Angama mara wildebeest migration.

Malaria-free Safaris in Africa

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Niarra Travel

Planning a safari in Africa is an exciting prospect for travellers – and while we believe that safaris are generally a safe option, a topic that our Travel Researchers are asked about time and time again is the subject of malaria in Africa.

You can do many things ahead of your trip, especially when packing for a safari, to reduce your risk of coming into contact with malaria, such as bringing insect repellent, wearing the right clothing after dusk, sleeping under nets and taking prophylactic medicines. You can also be selective about when you go on safari, as risk is substantially lower in the winter months. In some cases, you may want to eliminate the worry altogether, especially when travelling with young children on a family safari.

In those instances, these are a few of our favourite malaria-free safari (or ultra-low risk) recommendations across Southern and East Africa.

Elephants seen on a safari game drive.

Malaria-free Safaris in South Africa

South Africa offers a number of options around the country. Some of these include:

Tswalu Kalahari Reserve

Tswalu Kalahari Reserve is South Africa’s largest private game reserve. Wedged between the Kalahari Desert and the arid savannah in the Northern Cape, it is home to some fascinating desert-adapted wildlife, as well as several endangered species such as black rhinos, black-maned Kalahari lions, leopards, wild dogs, cheetahs and pangolins.

A wide range of activities is on offer at the reserve, ranging from nature walks to stargazing, horse riding or hanging out with meerkats! Tswalu welcomes families at all three of its camps and actively encourages children to participate fully in the safari experience (no age restrictions for private game drives), receiving a Junior Ranger training guide on arrival and a full programme of activities.

Wild dogs in the Tswalu Kalahari Reserve.

The Eastern Cape Reserves

The Eastern Cape is a perfect safari destination for those looking to reduce the risk of malaria when on safari, especially if you are also visiting Cape Town and The Garden Route, or combining your safari with a beach experience. All of the reserves in the area are malaria-free and most offer all the Big Five and so much more.

Options include Addo Elephant National Park (home to over 450 elephants) and private reserves like Shamwari, Kariega, Kwando and Lalibela. One of our favourite places to stay is Fort House in Kwandwe, where guests are treated to an exclusive-use four-bedroomed private villa surrounded by a conservation success story that also supports the local marginalised rural community, through the Ubunye Foundation.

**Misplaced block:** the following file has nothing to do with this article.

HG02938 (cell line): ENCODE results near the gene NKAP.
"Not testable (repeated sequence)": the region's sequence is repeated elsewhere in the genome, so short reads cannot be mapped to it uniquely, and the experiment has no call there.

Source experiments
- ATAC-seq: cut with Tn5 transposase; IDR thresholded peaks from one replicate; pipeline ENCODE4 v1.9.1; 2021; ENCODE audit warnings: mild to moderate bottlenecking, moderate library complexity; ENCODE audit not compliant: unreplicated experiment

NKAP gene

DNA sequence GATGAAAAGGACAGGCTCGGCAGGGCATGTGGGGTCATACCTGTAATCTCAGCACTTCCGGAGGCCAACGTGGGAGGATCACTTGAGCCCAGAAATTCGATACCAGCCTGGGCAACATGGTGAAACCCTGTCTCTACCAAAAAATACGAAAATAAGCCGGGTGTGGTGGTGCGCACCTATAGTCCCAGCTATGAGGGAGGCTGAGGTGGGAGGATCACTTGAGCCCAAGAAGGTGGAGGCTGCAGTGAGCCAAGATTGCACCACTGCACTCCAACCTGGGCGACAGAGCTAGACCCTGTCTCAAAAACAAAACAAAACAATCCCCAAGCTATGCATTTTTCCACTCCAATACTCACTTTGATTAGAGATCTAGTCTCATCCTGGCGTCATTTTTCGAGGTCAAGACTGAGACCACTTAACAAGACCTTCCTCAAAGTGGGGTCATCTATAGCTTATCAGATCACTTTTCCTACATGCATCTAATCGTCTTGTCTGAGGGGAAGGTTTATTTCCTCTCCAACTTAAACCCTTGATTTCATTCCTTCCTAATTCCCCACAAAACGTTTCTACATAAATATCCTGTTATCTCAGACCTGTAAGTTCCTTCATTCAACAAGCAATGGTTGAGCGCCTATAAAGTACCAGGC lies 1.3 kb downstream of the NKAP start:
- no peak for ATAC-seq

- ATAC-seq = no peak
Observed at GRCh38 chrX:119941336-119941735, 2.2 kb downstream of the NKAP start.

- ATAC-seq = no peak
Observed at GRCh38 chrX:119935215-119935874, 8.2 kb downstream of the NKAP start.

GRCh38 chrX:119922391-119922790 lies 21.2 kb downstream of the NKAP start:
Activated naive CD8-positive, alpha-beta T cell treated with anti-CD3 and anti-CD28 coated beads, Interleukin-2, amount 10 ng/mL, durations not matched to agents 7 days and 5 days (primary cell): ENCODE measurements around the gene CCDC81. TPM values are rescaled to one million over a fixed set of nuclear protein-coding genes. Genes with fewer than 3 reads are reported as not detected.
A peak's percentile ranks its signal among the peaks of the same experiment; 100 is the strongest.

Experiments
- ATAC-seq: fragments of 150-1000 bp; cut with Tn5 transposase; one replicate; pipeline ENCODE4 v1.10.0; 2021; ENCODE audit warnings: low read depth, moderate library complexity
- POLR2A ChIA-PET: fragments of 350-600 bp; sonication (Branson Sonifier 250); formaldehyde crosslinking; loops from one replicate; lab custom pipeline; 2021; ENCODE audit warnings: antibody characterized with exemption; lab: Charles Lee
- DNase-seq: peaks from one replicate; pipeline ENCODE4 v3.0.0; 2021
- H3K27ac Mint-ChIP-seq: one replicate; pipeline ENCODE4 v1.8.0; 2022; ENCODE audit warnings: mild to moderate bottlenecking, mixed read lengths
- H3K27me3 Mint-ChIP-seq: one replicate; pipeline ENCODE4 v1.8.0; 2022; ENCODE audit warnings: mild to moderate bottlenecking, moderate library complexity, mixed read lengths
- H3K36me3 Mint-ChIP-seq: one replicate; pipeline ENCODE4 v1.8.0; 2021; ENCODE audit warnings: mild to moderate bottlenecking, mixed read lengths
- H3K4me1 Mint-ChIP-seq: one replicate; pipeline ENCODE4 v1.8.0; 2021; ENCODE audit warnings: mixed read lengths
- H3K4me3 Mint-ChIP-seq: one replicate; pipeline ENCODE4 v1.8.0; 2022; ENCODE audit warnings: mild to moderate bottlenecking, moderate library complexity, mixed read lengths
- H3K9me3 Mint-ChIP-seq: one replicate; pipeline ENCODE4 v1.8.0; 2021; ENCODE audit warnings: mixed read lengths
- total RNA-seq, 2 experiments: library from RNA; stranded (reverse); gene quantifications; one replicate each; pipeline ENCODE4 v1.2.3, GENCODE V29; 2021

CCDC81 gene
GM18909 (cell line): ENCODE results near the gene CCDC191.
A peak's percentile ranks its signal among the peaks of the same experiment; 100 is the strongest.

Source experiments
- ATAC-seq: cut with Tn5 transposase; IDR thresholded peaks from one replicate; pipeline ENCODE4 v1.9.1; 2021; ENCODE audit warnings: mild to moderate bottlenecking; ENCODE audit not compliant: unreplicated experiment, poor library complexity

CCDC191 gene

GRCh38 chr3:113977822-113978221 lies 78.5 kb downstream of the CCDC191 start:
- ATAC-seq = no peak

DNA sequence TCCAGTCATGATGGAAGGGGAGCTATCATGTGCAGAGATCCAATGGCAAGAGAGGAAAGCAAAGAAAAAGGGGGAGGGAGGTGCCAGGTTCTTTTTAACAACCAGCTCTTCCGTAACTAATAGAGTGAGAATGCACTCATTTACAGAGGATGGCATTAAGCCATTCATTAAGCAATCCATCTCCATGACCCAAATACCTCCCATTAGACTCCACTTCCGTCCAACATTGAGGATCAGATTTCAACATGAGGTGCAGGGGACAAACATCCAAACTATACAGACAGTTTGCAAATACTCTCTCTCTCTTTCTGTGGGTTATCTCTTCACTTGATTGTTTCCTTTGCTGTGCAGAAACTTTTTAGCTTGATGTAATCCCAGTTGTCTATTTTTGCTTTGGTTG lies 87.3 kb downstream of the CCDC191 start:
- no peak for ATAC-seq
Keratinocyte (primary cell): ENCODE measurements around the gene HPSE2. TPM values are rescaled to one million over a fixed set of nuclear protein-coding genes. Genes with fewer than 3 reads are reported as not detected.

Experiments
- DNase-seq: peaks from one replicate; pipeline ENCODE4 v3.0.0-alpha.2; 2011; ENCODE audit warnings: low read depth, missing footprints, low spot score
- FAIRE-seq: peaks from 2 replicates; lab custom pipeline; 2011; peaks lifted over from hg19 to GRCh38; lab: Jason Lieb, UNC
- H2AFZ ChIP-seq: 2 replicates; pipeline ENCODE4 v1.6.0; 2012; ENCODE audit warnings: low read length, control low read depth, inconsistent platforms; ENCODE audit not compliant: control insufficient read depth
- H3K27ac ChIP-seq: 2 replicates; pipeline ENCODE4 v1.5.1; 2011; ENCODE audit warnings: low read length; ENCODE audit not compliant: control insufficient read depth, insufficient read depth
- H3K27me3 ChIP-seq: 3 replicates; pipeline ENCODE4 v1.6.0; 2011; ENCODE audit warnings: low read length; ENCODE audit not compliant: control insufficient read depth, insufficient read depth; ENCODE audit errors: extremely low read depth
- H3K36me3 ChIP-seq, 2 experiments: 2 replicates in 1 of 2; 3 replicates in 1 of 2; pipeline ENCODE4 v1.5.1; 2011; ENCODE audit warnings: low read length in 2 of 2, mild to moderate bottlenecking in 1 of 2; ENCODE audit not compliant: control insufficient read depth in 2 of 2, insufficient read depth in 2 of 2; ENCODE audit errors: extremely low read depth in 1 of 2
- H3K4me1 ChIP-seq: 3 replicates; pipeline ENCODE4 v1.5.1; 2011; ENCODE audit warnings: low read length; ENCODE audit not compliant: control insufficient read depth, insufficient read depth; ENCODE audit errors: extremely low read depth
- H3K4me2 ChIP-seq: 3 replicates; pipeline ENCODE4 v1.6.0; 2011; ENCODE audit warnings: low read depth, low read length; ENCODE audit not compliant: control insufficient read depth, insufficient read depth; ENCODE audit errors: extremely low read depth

Black rhino and her calf in Kwandwe

Madikwe Game Reserve

Madikwe Game Reserve in the North West Province, near the border with Botswana, is malaria-free and offers a fantastic Big 7 safari (The Big 5 plus wild dogs and cheetahs) in a beautiful ecosystem that has been rewilded from previous farmland thanks to Operation Phoenix in the late 1990’s.

One of the best things about this reserve is that, although it is not a private reserve, they do not allow self-drive visitors. This means that there is never a “queue to view” at sightings and all game drives are conducted by qualified rangers, offering a more personal experience than most National Parks. Stretching across 760 sqkm, it's one of the largest reserves in the country, with a wide selection of accommodation options, from luxurious exclusive-use homes like Morukuru River House to rustic eco-lodges.

Herd of zebras grazing in the Madikwe hills.

The Pilanesberg

The Pilanesberg National Park is a beautiful malaria-free reserve just a few hours’ drive from Johannesburg by road. Centred around an extinct volcano crater, its setting is very unique and is home to all the Big Five. Visitors can self-drive, enjoy guided game drives – or treat themselves to a hot air balloon flight over the reserve at dawn.

Sibella yawning cheetah cub samara karoo south africa

The Waterberg

Just three hours’ drive from Johannesburg, the Waterberg is one of South Africa's most popular family safari destinations thanks to its easy accessibility and malaria-free status. Sprawling over 150,000 hectares, the reserve offers a wonderful variety of ecosystems and habitats which can be explored on foot, by game drive or on horseback.